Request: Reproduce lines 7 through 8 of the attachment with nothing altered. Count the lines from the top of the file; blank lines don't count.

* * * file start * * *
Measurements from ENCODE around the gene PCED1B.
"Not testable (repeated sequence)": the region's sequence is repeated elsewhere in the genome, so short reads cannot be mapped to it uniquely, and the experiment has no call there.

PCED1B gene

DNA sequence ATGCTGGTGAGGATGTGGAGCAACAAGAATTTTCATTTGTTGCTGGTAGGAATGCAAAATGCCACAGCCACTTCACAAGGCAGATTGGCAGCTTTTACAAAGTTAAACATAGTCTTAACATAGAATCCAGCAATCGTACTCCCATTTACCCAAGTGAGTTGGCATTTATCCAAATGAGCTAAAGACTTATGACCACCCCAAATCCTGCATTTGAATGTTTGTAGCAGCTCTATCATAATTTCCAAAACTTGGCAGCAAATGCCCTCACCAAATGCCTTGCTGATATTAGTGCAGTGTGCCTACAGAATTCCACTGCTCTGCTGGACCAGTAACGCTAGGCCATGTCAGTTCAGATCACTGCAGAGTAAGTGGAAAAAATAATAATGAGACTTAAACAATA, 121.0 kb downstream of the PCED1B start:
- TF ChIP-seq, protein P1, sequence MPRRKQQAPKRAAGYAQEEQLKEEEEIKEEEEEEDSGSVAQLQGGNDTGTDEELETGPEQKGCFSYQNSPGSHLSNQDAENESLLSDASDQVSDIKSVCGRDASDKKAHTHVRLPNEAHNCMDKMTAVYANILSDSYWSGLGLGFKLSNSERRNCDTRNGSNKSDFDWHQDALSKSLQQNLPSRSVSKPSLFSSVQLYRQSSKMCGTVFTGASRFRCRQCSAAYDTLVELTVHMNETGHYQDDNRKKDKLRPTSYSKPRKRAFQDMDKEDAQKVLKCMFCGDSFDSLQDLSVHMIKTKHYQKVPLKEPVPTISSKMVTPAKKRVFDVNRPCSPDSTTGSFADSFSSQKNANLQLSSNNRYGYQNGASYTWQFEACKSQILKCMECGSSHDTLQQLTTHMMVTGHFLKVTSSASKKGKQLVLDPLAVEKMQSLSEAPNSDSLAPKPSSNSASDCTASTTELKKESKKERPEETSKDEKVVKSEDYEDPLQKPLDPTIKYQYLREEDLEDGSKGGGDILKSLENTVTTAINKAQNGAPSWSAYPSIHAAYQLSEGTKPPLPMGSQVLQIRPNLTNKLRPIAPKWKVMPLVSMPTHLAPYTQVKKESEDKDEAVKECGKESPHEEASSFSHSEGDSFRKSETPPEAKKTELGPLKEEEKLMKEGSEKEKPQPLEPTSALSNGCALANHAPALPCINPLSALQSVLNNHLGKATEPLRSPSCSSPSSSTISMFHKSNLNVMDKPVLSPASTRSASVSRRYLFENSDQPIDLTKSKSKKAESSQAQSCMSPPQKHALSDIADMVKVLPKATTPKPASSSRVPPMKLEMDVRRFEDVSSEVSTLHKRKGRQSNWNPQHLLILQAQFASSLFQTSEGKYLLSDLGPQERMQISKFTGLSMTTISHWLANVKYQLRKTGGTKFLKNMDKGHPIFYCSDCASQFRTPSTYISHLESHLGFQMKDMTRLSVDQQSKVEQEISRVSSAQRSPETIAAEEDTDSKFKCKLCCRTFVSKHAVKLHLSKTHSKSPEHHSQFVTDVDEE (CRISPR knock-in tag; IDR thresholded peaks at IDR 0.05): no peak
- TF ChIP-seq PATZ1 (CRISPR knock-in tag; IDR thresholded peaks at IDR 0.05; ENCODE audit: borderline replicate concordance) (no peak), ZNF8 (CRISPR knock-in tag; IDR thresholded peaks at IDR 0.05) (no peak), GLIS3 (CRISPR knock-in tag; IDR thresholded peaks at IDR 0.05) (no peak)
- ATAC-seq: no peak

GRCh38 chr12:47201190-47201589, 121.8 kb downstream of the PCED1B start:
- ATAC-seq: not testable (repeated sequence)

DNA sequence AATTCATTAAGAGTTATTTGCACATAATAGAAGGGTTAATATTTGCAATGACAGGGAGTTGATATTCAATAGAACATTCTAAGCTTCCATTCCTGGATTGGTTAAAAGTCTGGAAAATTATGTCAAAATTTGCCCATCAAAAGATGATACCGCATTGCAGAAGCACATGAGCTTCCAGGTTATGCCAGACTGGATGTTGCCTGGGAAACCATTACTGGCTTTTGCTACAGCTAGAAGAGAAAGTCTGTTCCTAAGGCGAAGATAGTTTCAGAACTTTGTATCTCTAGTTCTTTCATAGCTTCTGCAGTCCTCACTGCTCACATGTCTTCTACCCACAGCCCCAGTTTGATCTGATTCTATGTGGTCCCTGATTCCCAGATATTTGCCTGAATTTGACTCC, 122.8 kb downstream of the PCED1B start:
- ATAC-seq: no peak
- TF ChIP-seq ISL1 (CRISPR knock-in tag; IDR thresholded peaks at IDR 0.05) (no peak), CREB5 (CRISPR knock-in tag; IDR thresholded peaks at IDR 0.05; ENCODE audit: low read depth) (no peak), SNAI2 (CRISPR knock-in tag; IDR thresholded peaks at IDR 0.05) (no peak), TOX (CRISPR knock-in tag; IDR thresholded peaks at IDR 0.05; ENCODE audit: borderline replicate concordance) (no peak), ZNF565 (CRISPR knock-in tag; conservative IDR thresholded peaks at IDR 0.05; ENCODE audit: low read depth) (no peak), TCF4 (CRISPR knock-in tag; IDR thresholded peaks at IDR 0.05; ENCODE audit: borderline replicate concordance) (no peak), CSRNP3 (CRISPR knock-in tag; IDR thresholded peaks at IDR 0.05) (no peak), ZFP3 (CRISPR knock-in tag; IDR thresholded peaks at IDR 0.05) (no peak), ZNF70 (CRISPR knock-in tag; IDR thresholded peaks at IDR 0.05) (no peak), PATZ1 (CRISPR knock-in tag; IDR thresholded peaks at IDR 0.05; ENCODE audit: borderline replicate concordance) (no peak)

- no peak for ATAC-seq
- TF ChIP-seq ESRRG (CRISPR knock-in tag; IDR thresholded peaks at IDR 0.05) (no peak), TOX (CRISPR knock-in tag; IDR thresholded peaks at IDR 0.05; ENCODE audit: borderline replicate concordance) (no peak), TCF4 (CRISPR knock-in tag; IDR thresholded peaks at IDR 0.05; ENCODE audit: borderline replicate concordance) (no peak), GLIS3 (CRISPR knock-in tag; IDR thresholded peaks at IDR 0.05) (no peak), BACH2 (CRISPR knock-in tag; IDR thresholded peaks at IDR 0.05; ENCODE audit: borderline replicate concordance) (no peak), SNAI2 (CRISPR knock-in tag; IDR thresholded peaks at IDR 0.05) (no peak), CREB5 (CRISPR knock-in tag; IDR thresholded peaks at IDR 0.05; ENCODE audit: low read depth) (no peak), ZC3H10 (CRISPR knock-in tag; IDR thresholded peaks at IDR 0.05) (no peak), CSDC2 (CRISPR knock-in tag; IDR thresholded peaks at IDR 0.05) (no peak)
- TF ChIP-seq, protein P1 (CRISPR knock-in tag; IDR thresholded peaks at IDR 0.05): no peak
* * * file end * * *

- ATAC-seq: no peak

GRCh38 chr12:47201190-47201589, 121.8 kb downstream of the PCED1B start: